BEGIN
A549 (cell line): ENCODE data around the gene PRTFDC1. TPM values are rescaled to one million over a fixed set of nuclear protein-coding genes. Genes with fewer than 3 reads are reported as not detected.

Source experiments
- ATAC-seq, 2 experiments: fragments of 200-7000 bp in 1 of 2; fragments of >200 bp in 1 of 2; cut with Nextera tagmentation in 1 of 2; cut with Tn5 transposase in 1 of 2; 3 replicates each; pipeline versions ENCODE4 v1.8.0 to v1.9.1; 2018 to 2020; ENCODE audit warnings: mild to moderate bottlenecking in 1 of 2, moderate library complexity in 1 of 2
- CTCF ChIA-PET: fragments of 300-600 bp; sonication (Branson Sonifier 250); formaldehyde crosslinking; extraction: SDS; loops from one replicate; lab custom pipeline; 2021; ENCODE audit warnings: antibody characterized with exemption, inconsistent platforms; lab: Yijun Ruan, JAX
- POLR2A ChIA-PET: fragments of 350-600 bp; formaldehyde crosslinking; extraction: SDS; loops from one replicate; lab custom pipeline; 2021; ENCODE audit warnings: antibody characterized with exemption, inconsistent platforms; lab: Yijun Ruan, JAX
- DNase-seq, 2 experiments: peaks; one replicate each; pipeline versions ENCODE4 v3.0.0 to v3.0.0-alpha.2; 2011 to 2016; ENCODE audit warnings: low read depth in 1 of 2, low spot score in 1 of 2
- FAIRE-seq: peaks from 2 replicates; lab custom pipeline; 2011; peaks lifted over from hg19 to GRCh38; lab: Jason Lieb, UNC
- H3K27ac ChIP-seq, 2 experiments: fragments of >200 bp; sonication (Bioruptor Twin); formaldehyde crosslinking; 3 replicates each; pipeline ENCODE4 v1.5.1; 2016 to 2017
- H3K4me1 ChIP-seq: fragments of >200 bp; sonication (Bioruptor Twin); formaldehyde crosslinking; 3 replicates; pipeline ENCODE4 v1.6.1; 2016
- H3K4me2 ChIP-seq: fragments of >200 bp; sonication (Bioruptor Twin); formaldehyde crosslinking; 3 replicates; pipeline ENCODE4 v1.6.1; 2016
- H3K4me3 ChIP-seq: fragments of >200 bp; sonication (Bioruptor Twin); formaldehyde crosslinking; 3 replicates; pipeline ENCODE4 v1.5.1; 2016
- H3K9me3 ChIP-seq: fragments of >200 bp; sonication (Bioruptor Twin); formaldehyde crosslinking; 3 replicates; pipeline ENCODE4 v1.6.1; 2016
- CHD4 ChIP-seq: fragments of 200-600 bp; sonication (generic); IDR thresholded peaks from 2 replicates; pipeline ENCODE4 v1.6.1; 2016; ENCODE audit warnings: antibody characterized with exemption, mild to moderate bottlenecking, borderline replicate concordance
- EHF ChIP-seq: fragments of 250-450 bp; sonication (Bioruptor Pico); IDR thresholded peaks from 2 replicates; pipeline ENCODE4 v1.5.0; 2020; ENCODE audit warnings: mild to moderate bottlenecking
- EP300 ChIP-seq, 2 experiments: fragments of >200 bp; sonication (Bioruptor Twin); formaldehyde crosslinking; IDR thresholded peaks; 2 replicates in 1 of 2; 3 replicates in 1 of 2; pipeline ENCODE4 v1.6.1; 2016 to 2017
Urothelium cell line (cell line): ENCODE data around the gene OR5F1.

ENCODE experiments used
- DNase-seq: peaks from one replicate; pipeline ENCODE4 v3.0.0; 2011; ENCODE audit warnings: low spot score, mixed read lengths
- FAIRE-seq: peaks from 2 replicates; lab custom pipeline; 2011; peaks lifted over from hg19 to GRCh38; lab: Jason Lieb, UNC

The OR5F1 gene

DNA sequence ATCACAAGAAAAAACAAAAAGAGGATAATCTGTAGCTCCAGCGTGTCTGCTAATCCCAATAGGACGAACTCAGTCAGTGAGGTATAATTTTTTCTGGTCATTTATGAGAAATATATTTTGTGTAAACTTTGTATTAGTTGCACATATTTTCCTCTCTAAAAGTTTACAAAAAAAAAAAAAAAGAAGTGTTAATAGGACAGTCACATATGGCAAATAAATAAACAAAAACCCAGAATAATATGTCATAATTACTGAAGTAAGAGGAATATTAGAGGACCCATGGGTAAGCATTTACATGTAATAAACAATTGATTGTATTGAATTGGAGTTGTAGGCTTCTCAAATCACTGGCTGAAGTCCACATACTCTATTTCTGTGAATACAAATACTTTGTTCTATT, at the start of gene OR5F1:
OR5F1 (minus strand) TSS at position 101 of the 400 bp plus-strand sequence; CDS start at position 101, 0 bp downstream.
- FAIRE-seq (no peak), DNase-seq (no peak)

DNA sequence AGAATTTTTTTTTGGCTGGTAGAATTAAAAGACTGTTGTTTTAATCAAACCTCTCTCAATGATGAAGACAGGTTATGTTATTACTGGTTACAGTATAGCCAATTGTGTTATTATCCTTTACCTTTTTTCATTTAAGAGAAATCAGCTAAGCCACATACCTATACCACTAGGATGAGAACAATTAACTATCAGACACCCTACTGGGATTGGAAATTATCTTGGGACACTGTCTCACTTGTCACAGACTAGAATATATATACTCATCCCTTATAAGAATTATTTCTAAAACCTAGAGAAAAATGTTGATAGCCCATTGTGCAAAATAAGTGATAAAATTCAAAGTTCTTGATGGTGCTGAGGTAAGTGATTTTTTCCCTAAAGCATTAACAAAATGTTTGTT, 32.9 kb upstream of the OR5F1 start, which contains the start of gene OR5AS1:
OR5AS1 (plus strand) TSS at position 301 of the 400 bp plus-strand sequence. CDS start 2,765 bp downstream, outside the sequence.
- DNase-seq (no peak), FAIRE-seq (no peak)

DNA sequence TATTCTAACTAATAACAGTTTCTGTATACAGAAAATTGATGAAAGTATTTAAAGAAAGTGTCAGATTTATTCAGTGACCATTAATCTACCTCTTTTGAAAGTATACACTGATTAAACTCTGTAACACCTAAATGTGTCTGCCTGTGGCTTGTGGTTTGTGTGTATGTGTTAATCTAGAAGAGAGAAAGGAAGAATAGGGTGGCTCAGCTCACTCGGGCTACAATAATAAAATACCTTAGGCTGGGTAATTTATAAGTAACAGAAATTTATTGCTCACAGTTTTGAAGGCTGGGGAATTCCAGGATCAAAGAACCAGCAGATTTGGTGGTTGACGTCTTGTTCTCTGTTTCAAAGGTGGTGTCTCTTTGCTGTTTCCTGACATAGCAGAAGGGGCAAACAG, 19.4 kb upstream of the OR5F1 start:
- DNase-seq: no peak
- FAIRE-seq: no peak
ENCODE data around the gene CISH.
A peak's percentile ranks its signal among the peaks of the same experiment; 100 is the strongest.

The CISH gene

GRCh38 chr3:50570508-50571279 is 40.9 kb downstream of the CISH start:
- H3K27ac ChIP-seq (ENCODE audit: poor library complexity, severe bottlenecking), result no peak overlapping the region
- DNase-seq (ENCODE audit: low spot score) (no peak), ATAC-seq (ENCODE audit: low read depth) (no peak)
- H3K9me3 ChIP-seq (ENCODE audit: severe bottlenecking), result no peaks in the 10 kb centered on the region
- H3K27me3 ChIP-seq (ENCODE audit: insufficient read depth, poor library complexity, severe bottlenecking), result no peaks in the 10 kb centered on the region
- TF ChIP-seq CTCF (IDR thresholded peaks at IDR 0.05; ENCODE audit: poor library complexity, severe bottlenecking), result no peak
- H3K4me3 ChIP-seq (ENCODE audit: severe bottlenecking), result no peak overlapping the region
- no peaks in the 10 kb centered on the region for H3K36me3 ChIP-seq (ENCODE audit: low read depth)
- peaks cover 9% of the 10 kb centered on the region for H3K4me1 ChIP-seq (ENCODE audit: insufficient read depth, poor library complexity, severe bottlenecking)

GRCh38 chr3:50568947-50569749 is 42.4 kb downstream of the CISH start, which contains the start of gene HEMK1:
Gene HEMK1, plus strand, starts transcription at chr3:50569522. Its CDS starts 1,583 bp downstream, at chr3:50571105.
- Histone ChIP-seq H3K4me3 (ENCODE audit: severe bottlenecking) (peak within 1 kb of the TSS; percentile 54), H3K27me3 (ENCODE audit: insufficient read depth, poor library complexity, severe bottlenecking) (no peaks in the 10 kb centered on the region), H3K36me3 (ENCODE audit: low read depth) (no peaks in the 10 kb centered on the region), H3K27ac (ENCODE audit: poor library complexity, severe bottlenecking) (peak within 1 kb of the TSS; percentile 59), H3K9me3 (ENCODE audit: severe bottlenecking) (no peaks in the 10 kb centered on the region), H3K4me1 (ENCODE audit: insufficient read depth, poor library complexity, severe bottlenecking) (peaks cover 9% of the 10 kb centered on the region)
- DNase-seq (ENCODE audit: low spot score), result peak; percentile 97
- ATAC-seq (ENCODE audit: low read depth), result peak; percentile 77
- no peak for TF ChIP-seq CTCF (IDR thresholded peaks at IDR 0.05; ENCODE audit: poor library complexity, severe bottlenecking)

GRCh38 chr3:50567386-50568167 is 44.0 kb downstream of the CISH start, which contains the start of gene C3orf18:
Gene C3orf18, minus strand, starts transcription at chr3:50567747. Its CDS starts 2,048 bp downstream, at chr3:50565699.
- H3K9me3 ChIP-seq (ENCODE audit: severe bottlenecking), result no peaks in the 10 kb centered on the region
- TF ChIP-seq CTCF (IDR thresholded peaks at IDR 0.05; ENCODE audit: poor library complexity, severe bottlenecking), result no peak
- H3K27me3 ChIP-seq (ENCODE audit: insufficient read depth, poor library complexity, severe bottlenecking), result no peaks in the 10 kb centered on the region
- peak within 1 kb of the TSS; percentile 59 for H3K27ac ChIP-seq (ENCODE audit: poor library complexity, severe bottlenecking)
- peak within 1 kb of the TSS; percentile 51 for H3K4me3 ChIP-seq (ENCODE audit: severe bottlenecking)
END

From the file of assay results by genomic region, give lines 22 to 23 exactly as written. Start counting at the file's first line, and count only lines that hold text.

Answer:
OR5F1 (minus strand) TSS at position 101 of the 400 bp plus-strand sequence; CDS start at position 101, 0 bp downstream.
- FAIRE-seq (no peak), DNase-seq (no peak)